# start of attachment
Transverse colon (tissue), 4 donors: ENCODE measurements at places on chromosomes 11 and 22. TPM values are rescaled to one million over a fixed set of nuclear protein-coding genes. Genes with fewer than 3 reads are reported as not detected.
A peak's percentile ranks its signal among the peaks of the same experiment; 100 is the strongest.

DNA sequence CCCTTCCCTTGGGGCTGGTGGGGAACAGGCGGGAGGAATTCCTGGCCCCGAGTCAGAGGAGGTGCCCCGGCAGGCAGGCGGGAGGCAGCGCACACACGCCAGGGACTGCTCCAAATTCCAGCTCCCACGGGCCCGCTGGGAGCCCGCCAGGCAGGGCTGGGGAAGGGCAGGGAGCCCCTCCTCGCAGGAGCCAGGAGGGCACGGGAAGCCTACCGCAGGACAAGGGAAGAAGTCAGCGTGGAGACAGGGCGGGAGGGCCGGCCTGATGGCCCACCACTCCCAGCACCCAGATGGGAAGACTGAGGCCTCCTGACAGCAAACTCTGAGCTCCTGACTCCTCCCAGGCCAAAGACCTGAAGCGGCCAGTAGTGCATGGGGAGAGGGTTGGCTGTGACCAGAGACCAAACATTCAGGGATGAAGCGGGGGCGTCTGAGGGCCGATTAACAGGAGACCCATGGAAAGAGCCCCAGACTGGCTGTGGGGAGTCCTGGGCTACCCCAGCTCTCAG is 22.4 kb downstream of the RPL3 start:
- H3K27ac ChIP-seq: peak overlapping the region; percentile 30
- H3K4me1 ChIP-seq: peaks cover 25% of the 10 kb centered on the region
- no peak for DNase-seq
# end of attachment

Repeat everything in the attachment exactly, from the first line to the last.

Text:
Transverse colon (tissue), 4 donors: ENCODE measurements at places on chromosomes 11 and 22. TPM values are rescaled to one million over a fixed set of nuclear protein-coding genes. Genes with fewer than 3 reads are reported as not detected.
A peak's percentile ranks its signal among the peaks of the same experiment; 100 is the strongest.

DNA sequence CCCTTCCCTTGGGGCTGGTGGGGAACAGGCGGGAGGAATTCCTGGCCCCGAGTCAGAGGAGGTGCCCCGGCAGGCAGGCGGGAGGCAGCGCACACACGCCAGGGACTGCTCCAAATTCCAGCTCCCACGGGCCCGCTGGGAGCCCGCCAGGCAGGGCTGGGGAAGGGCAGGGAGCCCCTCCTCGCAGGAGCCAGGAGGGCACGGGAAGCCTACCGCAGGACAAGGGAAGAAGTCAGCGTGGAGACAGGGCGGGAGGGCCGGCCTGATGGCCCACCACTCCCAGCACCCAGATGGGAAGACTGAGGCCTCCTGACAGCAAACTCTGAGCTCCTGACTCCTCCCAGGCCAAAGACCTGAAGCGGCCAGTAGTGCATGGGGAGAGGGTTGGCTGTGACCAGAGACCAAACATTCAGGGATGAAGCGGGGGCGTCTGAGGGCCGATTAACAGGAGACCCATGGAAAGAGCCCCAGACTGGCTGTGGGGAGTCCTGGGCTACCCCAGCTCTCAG is 22.4 kb downstream of the RPL3 start:
- H3K27ac ChIP-seq: peak overlapping the region; percentile 30
- H3K4me1 ChIP-seq: peaks cover 25% of the 10 kb centered on the region
- no peak for DNase-seq